Next to sleep and physical activity, the family background is an important factor related to the development of overweight and obesity in children. The education and income of parents is clearly related to the weight status of the child: children from parents with a low income had a 50% higher chance of developing overweight or having obesity when compared to children from parents with a high income. This effect can partly be explained by lower diet quality in the low income families. Also children from a family with a migrant background are more likely to have obesity, although this was not found in all European countries of the study. Notably, children from single-parent families are more prone to living with obesity, compared to children from two-parent families. Moreover, children with at least one parent affected by overweight or obesity were more likely to have overweight or obesity themselves.
Link between body weight and taste preferences
The IDEFICS researchers evaluated the taste preferences of 1,575 children aged 6 to 9 years. Every child was given a pair of foods to taste and then had to choose which of the two they liked more. The pair of foods consisted of either two crackers or two glasses of apple juice. Each time the pair consisted of one basic food (normal cracker or juice) and one modified food. The modified foods were crackers with extra fat, extra salt or extra monosodium glutamate, or apple juice with added sugar or flavour. They found that children who had overweight or obesity had a higher preference for the juice with added sugar than children of normal weight. Similarly, these children preferred the cracker with added fat. The children who preferred the high-fat cracker ate more high-fat foods during the week. None of the children had a preference for crackers with extra salt or extra monosodium glutamate. These results were the same across the different European countries.
Care for the heart needs to start early
The high prevalence of overweight and obesity already evident in young children will have an impact on the prevalence of heart disease in later life. Most of the children affected by obesity will continue to live with obesity in adulthood. Also these children often come from families who have a history of heart disease. It is therefore very important to start identifying in children the risk for heart disease in later life. The researchers from the IDEFICS study developed a so-called clustered-risk score, which takes into account the child’s blood pressure, blood sugar levels, blood lipids and weight. Using this score, the risk of developing heart disease in later life can be estimated when the child is still young. The researchers noticed that already several risk factors for heart disease clustered among a significant proportion of the children in the IDEFICS study. This is a worrying phenomenon and indicates that preventing obesity in children has to start early and could then ultimately help prevent heart disease in later life.
In total 16,224 children from 2 to 10 years old and their parents participate in this large European study.4 The following countries are involved in the study: Belgium, Sweden, Estonia, Germany, Hungary, Spain, Cyprus and Italy. This means that there is a good representation of the different regions in Europe. The researchers performed numerous measurements in the children and their parents, ranging from simple questionnaires about their eating habits and measuring weight and blood pressure, to taking measures in blood and urine. In 5,000 children DNA samples were taken for genetic studies. Combining information from the different research centres presented a major challenge in designing the dietary survey, given the large differences in food availability and dietary patterns between countries. The researchers were able to standardise all measurements taken in the different countries to ensure a high quality of the data and to be able to compare data between the countries. These standardised measurements are very important since they can be used for future multinational studies.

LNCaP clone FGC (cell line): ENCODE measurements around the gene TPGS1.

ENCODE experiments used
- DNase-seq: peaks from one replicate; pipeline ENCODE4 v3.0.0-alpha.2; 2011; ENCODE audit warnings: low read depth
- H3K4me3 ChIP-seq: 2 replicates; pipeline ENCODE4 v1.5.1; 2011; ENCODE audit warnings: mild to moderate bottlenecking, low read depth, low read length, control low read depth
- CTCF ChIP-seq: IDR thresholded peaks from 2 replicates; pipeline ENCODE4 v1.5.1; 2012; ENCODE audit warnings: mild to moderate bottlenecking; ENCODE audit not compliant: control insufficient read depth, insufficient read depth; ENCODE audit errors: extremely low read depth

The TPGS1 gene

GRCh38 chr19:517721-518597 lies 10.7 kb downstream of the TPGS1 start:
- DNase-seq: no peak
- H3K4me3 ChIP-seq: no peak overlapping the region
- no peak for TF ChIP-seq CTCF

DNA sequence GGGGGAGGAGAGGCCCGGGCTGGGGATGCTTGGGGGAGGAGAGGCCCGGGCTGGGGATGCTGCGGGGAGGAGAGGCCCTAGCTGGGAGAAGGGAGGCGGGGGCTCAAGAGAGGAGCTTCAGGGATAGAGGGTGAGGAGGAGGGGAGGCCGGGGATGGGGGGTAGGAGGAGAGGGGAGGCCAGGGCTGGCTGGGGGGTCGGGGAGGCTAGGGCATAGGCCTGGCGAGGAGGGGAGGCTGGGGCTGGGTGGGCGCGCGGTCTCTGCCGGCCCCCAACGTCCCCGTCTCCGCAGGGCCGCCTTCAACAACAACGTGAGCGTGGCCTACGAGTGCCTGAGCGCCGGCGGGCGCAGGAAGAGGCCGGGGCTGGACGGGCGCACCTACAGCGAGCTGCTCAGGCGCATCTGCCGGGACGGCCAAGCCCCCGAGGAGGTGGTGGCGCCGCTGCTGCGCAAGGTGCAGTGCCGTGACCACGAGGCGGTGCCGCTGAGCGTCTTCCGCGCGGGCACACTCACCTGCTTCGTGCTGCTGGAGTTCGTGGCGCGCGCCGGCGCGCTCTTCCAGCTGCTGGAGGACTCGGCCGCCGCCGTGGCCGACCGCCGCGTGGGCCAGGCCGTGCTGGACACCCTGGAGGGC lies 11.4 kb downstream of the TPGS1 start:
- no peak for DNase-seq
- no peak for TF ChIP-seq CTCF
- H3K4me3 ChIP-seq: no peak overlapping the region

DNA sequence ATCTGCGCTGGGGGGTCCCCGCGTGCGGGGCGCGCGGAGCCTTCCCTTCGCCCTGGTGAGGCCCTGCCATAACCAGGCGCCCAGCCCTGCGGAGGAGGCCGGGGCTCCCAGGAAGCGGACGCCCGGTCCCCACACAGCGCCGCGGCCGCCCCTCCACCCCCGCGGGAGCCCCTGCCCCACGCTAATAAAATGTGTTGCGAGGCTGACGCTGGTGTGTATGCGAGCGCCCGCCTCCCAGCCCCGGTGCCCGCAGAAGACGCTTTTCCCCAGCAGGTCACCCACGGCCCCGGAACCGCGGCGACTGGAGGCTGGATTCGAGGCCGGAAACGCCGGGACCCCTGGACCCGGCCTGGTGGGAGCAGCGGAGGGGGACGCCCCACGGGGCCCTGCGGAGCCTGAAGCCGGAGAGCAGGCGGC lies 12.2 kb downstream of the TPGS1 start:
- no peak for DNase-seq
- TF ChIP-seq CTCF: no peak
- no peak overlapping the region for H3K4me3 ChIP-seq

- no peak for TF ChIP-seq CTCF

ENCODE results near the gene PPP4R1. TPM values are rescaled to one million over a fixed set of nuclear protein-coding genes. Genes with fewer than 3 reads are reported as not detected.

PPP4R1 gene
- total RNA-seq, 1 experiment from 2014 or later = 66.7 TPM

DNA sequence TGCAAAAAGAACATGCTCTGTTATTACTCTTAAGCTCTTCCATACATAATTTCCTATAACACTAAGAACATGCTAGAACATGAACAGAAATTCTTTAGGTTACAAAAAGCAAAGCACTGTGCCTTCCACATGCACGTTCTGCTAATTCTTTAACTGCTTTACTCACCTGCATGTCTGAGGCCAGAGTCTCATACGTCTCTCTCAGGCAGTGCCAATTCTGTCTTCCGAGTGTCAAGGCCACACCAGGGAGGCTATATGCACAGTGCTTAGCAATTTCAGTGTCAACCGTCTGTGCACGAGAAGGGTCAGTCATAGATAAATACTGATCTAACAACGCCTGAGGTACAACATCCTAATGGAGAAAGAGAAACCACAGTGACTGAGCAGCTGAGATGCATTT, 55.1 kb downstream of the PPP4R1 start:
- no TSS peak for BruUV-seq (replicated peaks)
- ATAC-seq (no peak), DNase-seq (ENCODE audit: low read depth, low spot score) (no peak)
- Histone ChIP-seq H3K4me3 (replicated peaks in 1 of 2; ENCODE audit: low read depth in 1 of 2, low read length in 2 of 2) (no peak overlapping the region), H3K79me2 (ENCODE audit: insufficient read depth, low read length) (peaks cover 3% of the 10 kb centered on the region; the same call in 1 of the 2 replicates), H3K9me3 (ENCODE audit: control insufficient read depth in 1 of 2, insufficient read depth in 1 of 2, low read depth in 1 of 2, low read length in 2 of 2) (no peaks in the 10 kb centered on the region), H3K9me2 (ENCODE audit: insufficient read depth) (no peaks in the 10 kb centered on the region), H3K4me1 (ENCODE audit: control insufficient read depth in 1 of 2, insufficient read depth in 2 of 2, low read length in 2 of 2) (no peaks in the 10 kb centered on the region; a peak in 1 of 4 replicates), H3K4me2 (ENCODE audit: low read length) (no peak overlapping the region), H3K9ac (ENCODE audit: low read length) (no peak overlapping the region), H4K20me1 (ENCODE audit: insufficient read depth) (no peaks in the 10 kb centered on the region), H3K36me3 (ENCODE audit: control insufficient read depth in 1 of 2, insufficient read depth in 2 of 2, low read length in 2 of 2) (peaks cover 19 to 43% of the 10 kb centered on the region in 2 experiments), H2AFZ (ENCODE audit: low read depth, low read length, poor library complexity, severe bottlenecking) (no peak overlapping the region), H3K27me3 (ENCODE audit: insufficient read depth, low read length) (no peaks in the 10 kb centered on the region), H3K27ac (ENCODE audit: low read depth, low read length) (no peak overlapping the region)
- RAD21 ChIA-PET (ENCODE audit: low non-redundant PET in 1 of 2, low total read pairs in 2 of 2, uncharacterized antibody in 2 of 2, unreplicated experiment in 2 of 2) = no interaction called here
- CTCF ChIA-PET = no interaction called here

The final phase of the IDEFICS study
The IDEFICS study continues and is now in its final phase. The researchers of the IDEFICS study are currently investigating how dietary patterns of children may influence the risk of childhood overweight and obesity. They will measure common dietary patterns and see if this is related to weight change in these European children, thereby recommending dietary patterns that give children a higher chance of retaining a healthy weight.
The researchers will furthermore look into the gene database that has been created, to investigate how these genes are related to obesity and related conditions such as insulin resistance, in combination with various lifestyle factors.
Finally, the researchers will continue to follow the children after implementing several dietary and lifestyle changes. They want to see which changes are effective and which initiatives contribute most to the prevention of overweight, obesity and related disorders. In this way, new prevention strategies, including guidelines and recommendations, can be made after the study has finished.
IDEFICS is grateful for extensive financial support received through the European Commission’s 6th Framework Programme, contract n° 016181-2. www.ideficsstudy.eu
- Food Today n° 57 (2007). Learning Healthy Living – Development of a European intervention strategy.
- Food Today n° 63 (2008). Breaking barriers to healthy food choice and physical activity in young children.
- Identification and prevention of dietary- and lifestyle-induced health effects in children and infants. Int J Obes 35(s1).W Ahrens, K Bammann, A Siani, K Buchecker, S De Henauw, L Iacoviello, A Hebestreit, V Krogh, L Lissner, S Mårild, D Molnár, L A Moreno, Y P Pitsiladis, L Reisch, M Tornaritis, T Veidebaum and I Pigeot on behalf of the IDEFICS Consortium. (2011). The IDEFICS cohort: design, characteristics and participation in the baseline survey. Int J Obes 35:S3-S15; doi:10.1038/ijo.2011.30